Dispatches from a Crude Collapse: Venezuela

Dispatches from a Crude Collapse: Venezuela

Today the price of oil sunk to a thirteen year low. Now the price of a barrel is less than $27. That hasn’t happened since 2003.

For the next few weeks Marketplace will be visiting places in which oil revenue matters.

We’re calling our series “Dispatches from a Crude Collapse.” It’s a collaborative look with our partners at the BBC at the effects of falling oil prices on a range of countries.

Our first stop is Venezuela. The BBC’s Daniel Pardo is reporting from Caracas, Venezuela and he explains that though the country has more proven oil reserves than any other country on the planet, its economy is in the tank.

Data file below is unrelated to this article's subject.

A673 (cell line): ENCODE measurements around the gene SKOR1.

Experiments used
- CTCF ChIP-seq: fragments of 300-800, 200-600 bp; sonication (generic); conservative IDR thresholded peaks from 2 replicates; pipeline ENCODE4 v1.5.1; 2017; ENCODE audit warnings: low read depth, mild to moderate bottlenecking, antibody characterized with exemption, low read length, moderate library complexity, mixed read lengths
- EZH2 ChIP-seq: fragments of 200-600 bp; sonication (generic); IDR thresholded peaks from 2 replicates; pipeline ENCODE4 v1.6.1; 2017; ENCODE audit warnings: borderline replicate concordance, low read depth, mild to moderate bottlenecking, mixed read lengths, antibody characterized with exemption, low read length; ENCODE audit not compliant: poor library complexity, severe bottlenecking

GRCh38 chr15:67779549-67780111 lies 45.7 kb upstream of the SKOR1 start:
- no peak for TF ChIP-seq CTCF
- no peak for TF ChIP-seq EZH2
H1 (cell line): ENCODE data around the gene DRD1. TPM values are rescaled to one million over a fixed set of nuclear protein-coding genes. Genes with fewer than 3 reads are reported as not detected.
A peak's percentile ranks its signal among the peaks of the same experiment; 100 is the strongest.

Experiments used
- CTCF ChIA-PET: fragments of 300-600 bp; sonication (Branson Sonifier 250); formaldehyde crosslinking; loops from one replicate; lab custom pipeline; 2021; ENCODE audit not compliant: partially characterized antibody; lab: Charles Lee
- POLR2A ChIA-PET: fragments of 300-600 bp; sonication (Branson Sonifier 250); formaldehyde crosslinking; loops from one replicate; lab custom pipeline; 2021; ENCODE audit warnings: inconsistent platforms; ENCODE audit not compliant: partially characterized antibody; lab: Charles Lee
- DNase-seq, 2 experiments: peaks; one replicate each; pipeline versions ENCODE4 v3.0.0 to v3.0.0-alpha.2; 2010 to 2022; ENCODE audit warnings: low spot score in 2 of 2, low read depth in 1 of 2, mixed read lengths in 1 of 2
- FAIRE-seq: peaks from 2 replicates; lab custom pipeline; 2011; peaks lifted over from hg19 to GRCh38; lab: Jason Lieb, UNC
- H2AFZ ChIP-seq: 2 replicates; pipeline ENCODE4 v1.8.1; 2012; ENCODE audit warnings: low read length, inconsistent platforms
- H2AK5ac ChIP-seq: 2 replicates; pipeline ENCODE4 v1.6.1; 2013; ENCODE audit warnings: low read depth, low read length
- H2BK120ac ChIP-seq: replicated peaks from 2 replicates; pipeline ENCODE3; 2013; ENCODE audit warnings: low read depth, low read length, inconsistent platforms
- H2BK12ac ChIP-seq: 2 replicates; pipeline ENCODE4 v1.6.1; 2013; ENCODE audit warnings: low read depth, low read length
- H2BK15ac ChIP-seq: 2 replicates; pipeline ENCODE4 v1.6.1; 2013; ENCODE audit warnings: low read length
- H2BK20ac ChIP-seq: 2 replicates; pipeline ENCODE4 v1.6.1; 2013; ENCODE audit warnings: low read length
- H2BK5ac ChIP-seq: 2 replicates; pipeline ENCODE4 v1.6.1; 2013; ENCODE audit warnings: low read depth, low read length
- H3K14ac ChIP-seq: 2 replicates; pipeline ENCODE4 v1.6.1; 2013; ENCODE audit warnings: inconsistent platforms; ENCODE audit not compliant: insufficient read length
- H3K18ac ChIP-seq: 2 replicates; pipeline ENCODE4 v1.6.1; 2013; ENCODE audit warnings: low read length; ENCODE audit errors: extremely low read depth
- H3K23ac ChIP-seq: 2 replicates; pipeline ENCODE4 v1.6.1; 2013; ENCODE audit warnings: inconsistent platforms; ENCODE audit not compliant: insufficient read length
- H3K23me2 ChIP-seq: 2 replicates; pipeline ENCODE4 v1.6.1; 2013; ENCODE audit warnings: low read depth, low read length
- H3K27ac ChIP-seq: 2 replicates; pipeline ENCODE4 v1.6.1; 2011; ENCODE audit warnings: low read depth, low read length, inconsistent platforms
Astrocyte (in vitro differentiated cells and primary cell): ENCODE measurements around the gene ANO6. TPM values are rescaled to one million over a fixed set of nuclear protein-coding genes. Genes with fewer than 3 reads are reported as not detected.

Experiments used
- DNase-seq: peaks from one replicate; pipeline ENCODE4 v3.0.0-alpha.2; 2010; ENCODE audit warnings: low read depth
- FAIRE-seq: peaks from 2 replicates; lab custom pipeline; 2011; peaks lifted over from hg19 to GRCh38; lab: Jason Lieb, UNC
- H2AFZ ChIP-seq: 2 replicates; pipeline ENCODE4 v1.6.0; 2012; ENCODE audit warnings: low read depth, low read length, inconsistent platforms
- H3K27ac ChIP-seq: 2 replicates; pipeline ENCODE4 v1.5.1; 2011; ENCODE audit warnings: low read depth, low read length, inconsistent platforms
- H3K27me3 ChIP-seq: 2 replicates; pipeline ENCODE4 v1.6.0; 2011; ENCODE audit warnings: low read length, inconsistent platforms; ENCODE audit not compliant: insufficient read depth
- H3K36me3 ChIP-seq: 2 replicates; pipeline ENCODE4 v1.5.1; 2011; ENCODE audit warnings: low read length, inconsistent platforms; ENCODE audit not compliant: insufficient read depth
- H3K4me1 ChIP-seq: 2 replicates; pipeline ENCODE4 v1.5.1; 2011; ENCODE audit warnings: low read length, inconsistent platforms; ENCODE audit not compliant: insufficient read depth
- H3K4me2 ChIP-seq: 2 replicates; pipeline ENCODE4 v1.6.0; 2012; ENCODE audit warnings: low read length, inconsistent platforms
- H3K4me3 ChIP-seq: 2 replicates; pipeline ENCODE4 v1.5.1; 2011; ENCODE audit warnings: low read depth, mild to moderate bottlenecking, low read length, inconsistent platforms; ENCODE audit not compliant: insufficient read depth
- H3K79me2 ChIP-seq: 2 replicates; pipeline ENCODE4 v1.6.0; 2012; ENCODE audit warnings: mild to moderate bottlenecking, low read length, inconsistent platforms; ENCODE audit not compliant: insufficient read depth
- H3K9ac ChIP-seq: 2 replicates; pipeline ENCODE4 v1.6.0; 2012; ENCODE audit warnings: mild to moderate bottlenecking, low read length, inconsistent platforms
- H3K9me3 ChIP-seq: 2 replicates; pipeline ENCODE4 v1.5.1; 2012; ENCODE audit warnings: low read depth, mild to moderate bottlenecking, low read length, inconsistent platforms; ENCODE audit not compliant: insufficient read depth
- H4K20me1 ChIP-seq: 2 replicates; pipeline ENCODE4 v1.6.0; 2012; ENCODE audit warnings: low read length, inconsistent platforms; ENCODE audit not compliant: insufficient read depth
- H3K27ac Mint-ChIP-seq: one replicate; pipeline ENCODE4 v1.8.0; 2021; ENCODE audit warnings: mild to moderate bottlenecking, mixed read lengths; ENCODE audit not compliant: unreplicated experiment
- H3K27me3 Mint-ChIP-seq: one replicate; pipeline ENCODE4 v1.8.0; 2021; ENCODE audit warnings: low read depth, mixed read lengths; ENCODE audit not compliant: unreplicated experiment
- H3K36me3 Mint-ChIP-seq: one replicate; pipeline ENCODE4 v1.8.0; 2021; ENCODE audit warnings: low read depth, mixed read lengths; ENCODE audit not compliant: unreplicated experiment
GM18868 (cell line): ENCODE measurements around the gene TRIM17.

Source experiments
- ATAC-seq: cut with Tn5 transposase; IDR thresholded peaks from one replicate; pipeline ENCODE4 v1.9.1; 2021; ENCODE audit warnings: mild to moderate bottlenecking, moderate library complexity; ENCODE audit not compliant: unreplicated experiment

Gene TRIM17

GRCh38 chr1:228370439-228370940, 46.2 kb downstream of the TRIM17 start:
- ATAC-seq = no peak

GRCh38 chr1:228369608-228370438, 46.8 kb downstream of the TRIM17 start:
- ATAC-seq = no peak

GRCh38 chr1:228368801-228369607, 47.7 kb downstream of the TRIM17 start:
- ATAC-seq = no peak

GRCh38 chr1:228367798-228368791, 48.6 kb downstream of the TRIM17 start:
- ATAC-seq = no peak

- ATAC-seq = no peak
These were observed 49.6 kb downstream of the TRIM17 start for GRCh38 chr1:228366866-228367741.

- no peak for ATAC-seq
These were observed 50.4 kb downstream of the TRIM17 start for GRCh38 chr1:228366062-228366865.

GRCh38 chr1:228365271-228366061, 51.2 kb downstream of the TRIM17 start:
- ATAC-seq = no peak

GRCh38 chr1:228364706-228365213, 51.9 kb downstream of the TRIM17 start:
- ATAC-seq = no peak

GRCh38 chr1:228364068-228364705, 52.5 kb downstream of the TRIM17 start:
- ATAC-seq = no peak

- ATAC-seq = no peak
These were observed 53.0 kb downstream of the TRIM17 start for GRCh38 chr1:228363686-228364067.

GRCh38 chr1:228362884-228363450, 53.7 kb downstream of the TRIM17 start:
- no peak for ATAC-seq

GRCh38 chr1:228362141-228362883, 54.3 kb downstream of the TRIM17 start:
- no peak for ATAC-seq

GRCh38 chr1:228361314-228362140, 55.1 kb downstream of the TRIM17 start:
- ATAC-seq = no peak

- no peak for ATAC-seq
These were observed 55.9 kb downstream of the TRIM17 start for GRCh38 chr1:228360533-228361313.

That means things like the country’s social welfare programs could be in trouble. One example is Venezuela’s health program. The government has established hundreds of ambulatory care centers around the country. But Pardo said the majority of them are not functioning.

“According to the opposition, 68 percent of those centers are not working,” Pardo said.

That’s just one example.

Though the government, run by Venezuelan president Nicolas Maduro, is brainstorming ways to increase production through programs not dependent on oil, those strategies are a long way out.

There’s even a possibility that Maduro could be overthrown by his opposition if he can’t get the economic situation under control soon.

“Many people are predicting that this government is not going to be able to stay in power,” Pardo said.